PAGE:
“I don’t know that there’s a single state plan yet,” McDermott said. “We’re going to open in about 30 days and at Monday’s House COVID Committee hearing I could tell by listening to them that they haven’t thought it through.”
Ward said the pair also are concerned that they don’t see “a singular point of focus, the go-to person for tourism” emerging. In fact, the two lawmakers said that as far as they can tell, the only county in the state with a plan to restart tourism seems to be Kauai, where a hui made up of physicians and other experts has created an alternate plan.
The Kauai COVID Group doesn’t represent the county government, but grassroots efforts on the island have a history of influencing outcomes.
Last year, Kauai protesters blocked tourists from re-entering the North Shore after they said the state had flubbed the reopening of Kuhio Highway, which had been closed to outside traffic for more than a year following a massive flood. In 2007, Kauai protesters also temporarily blocked the now-defunct Hawaii Superferry from docking.
Former Kauai County Councilman Mel Rapozo said he supports the Kauai COVID Group recommendations that require visitors to take a pre-arrival test and another test six-days apart before being allowed out of a shorter quarantine.
“The priority should be on the health and safety of residents rather than the convenience of tourists, especially when the country is blowing up with cases right now,” Rapozo said.
Agreeing on details surrounding the reopening of Hawaii tourism is not an easy job when a resurgence of COVID-19 cases is spreading across the United States. On Saturday, Florida state health officials reported 11,445 new cases, a single-day record.
California Gov. Gavin Newsom also ordered a recent halt to indoor dining, bars and movie theaters, and some beaches were closed as the state headed into the Fourth of July weekend.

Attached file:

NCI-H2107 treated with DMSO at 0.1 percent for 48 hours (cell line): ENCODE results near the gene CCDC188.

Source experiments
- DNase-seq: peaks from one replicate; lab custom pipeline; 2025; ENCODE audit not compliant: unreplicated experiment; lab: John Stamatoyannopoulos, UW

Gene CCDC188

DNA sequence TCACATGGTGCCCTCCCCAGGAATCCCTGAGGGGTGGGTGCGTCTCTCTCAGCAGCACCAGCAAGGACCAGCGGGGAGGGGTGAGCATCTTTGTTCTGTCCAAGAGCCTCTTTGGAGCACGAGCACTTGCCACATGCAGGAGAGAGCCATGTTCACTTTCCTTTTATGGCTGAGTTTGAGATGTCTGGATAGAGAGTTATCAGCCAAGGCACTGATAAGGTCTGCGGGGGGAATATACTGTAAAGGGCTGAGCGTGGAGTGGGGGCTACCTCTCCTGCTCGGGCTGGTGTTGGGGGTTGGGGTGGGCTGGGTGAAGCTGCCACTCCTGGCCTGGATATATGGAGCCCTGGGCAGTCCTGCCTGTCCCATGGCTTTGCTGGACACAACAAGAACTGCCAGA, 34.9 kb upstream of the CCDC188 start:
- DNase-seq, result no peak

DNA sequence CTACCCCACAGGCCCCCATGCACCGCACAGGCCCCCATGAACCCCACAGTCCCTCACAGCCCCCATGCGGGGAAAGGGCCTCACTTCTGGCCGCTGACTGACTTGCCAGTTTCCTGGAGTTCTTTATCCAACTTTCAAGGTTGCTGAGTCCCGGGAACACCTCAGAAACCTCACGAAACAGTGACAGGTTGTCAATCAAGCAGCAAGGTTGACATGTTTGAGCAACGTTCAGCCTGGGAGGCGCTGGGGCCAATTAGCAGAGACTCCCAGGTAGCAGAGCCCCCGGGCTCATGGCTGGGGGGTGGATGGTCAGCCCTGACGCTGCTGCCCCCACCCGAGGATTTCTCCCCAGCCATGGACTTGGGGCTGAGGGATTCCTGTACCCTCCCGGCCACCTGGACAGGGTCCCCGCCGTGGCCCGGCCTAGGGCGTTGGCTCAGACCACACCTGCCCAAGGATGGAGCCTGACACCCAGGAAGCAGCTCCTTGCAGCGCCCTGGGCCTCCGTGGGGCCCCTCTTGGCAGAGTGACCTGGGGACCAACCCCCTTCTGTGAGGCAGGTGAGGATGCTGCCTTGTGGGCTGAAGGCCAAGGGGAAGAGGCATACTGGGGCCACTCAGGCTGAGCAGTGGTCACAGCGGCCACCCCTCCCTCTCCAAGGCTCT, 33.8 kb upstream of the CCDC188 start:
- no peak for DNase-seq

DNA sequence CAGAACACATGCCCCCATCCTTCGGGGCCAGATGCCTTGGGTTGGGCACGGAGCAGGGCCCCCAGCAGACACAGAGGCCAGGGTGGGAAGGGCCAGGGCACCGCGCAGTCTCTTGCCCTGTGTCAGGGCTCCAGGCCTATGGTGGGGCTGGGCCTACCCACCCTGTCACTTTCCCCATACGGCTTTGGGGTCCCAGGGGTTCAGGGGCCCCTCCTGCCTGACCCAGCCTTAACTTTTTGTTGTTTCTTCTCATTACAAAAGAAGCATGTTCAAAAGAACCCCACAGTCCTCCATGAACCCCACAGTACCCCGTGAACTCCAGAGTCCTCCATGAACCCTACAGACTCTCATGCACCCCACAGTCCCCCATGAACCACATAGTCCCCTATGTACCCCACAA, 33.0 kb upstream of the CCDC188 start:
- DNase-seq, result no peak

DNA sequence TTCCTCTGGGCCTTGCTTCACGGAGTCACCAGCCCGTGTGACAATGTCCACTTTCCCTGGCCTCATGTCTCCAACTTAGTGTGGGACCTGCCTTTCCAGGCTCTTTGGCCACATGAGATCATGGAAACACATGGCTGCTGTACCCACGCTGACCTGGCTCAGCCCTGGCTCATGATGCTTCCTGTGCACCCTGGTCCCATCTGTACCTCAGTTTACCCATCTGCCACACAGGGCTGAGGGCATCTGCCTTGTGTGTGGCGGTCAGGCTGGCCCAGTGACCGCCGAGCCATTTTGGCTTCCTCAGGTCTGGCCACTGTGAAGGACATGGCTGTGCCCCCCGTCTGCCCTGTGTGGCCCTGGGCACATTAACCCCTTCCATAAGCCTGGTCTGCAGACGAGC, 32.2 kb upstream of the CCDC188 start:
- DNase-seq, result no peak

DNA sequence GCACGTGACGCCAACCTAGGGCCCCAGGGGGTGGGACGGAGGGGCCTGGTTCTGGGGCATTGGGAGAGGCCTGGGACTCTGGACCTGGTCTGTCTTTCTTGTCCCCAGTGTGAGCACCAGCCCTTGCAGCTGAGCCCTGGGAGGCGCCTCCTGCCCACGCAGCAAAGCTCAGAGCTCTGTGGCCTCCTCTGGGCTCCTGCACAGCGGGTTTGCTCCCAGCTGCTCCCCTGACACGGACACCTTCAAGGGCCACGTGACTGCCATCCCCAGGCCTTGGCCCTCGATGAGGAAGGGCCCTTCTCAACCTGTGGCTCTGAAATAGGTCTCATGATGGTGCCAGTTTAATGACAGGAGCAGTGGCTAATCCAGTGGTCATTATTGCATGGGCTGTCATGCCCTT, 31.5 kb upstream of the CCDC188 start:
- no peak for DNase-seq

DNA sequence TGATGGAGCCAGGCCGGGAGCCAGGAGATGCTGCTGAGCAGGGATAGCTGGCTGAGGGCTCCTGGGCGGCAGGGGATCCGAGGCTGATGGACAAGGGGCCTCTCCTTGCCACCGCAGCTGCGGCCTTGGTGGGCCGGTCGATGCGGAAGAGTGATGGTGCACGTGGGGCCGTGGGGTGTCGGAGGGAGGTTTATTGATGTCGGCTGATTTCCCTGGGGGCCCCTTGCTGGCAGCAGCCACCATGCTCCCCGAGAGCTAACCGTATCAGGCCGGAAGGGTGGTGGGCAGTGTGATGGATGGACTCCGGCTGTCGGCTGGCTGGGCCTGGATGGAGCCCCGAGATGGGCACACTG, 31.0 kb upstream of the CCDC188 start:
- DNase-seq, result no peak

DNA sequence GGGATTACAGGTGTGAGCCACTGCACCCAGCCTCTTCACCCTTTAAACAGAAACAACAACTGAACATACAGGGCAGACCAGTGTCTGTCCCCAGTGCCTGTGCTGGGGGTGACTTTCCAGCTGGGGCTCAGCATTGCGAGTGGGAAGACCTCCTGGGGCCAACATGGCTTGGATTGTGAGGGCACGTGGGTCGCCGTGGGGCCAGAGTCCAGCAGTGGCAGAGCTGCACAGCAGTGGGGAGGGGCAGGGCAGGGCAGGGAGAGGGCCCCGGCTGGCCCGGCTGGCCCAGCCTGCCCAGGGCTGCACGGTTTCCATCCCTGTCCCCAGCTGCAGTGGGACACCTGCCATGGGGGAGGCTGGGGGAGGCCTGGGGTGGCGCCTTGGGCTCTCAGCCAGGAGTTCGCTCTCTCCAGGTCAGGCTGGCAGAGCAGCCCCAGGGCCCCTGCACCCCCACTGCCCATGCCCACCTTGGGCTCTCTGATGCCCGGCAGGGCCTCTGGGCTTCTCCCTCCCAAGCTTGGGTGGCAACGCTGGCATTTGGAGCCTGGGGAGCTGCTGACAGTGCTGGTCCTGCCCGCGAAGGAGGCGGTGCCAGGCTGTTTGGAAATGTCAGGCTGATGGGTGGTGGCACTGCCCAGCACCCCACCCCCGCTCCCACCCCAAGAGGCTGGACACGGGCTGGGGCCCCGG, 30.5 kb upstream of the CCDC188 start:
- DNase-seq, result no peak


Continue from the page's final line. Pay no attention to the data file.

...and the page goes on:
Nearly 45% of Hawaii’s arrivals by air in 2019 came from the U.S. West Coast.
Jack Richards, president and CEO of Pleasant Holidays, and other Hawaii travel sellers say there’s pent-up visitor demand for Hawaii, but actual bookings aren’t solidifying.
“There isn’t a clear set of rules governing the pre-arrival testing process, tests are expensive, and the tight 72-hour testing window creates uncertainty,” said Richards, who has asked the state to consider revising its testing window to four days, although seven would be even better.
Richards said he’s also struggling to get firm reopening commitments from Hawaii’s major hotel chains.
Keith Vieira, principal of KV & Associates, Hospitality Consulting, said only about 100 out of 230 or so Hawaii hotels have had enough demand to justify reopening.
“Every hotel that I’ve talked to over the last three days has said they are actually seeing cancellations outpace bookings for August and September,” Vieira said.
Even with the influx of visitors over the Fourth of July holiday weekend, Hawaii tourism has taken significant hits from COVID-19 fears and government lockdowns, especially the out-of-state passenger quarantine.
HTA reported Monday that visitor arrivals by air in May fell 99% to 9,116 visitors, as compared with May 2019, when 841,376 arrivals came to Hawaii by air and cruise ship. Cruise ships haven’t returned to Hawaii since stopping service in the pandemic’s early days.
Christina Ball, a Kailua resident, and her friend Stephanie Whaley said they enjoyed the absence of visitors on Waikiki Beach during a Wednesday play date with their children but longed for the state to return to normal.
“I don’t believe in the quarantine or wearing masks. I want to see Hawaii reopen now,” Ball said.
On the flip side, some Hawaii residents fear a tourism restart would roll back public health gains. Others support a pre-arrival testing plan but want it beefed up for prime time.
Kailua-based golf pro Robert Respicio is among those who want tourism to reopen, but only if the state holds its ground on pre-arrival testing. Respicio said he doesn’t favor letting visitors wait to get tested until after they arrive.
“If they get tested before they come, we don’t have to worry. What do we do if someone gets on the plane positive and we find out that they are sick once they get here?” Respicio said Wednesday. “If visitors can’t make the testing window, they shouldn’t come.
“It’s a privilege to come to Hawaii. “